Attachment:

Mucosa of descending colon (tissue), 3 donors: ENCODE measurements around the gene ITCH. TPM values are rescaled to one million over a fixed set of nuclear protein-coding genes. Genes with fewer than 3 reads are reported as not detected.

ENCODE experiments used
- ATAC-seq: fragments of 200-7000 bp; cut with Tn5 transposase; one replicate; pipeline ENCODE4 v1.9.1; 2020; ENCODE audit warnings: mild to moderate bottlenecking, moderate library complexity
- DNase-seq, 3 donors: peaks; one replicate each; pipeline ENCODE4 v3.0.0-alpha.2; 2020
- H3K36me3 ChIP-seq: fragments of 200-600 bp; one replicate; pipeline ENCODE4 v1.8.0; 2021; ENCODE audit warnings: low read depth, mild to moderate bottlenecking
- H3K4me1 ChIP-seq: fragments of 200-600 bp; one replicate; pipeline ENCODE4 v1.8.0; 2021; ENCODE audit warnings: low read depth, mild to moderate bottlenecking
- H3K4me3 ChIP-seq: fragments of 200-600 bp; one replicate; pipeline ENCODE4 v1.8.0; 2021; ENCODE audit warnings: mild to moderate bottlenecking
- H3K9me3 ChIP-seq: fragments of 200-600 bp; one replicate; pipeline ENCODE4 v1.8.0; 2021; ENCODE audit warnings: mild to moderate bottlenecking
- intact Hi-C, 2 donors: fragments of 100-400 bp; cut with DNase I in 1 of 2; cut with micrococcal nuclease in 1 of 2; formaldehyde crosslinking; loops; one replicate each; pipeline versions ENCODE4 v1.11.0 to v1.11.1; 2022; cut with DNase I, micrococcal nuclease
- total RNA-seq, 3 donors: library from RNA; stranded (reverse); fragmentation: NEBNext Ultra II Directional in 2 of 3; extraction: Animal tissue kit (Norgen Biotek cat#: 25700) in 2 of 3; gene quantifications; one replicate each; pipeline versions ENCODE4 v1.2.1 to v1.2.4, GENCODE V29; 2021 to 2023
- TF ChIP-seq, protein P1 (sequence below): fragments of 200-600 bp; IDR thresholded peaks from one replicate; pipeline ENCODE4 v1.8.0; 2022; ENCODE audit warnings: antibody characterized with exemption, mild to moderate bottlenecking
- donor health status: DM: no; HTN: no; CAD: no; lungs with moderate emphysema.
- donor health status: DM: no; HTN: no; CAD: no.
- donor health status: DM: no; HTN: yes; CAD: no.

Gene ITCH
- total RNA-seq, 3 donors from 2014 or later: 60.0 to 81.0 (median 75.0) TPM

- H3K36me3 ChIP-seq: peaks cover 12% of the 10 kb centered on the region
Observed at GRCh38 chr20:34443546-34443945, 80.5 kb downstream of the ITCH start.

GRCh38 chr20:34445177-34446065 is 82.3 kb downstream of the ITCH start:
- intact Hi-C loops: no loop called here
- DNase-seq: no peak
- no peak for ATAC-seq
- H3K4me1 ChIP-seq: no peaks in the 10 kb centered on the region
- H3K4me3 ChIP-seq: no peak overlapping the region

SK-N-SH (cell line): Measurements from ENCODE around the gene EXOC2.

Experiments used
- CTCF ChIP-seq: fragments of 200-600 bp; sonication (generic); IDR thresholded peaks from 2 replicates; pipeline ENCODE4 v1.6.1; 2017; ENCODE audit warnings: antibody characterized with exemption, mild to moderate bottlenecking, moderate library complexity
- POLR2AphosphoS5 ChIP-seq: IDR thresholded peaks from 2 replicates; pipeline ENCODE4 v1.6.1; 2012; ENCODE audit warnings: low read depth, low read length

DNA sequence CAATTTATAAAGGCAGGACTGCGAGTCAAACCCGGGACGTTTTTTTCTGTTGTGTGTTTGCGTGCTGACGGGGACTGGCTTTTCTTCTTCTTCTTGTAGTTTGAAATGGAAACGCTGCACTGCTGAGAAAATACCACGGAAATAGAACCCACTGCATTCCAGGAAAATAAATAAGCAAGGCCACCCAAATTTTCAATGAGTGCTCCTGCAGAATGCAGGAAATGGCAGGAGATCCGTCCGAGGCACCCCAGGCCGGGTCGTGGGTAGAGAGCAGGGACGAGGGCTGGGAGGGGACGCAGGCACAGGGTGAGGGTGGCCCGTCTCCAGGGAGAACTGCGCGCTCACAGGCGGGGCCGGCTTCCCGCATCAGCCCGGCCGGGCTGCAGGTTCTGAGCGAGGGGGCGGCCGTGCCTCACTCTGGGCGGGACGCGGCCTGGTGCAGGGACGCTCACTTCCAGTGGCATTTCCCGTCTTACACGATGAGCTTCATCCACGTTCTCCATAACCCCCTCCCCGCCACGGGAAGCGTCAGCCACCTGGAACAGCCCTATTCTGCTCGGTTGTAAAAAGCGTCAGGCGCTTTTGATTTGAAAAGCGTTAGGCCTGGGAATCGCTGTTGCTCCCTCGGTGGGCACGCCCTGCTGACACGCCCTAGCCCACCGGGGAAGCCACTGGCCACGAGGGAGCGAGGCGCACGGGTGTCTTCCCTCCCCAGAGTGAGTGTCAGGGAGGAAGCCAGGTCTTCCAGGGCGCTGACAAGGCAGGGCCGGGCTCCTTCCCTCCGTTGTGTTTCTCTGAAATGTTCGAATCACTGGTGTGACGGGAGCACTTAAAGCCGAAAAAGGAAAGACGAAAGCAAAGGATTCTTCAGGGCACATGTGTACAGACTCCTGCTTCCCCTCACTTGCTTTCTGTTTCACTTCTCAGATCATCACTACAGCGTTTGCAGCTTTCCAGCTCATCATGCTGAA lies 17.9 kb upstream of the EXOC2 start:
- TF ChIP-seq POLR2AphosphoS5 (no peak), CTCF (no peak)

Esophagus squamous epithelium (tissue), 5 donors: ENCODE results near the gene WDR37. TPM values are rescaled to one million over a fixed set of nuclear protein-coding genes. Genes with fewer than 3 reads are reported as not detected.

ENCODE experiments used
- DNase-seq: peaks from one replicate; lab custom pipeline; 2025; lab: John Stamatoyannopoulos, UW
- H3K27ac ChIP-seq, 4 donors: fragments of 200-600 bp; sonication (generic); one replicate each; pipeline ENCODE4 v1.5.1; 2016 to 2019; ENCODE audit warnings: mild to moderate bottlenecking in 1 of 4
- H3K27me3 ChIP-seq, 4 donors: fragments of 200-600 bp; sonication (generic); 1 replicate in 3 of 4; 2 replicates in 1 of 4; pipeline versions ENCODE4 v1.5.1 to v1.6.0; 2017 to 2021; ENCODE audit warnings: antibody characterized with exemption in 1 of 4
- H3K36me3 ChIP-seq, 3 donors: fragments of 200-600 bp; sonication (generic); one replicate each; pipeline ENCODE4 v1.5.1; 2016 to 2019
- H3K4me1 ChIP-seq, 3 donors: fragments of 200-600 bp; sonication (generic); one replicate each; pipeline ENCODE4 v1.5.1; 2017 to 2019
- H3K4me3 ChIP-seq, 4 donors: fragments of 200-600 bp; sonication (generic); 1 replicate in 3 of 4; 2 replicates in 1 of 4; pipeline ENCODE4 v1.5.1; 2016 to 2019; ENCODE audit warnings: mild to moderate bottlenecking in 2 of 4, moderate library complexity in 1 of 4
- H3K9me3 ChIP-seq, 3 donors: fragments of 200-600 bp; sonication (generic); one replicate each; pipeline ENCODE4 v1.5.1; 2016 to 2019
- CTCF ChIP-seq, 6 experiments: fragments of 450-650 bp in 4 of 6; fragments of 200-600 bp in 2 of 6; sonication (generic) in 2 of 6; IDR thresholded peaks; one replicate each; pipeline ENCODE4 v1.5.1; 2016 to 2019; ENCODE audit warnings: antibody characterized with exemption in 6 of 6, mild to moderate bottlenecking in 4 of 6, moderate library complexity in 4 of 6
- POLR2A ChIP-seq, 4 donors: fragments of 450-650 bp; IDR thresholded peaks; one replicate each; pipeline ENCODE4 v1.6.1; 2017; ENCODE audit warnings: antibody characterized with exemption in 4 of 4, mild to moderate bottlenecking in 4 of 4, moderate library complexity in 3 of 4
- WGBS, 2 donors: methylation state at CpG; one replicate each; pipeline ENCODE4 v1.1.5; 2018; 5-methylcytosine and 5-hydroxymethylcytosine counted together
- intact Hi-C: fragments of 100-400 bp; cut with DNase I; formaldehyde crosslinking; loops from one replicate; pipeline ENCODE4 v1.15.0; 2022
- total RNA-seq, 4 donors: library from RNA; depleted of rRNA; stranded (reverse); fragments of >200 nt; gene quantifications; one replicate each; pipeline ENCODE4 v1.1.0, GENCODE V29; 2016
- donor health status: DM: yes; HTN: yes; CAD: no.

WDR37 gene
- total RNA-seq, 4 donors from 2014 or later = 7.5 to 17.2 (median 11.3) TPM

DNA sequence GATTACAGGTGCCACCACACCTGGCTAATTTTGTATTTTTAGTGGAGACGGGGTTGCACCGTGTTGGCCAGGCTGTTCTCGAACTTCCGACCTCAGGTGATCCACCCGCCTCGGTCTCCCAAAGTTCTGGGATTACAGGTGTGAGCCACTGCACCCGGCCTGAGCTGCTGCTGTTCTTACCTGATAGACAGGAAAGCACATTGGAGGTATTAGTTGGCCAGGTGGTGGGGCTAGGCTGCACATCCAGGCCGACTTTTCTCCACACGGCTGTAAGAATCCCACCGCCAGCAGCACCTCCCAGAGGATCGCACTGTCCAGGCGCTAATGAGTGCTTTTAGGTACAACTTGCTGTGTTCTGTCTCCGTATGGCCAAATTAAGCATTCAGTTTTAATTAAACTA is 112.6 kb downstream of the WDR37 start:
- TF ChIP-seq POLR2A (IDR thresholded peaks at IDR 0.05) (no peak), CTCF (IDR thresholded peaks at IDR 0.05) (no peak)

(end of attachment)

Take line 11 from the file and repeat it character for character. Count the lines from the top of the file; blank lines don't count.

- TF ChIP-seq, protein P1 (sequence below): fragments of 200-600 bp; IDR thresholded peaks from one replicate; pipeline ENCODE4 v1.8.0; 2022; ENCODE audit warnings: antibody characterized with exemption, mild to moderate bottlenecking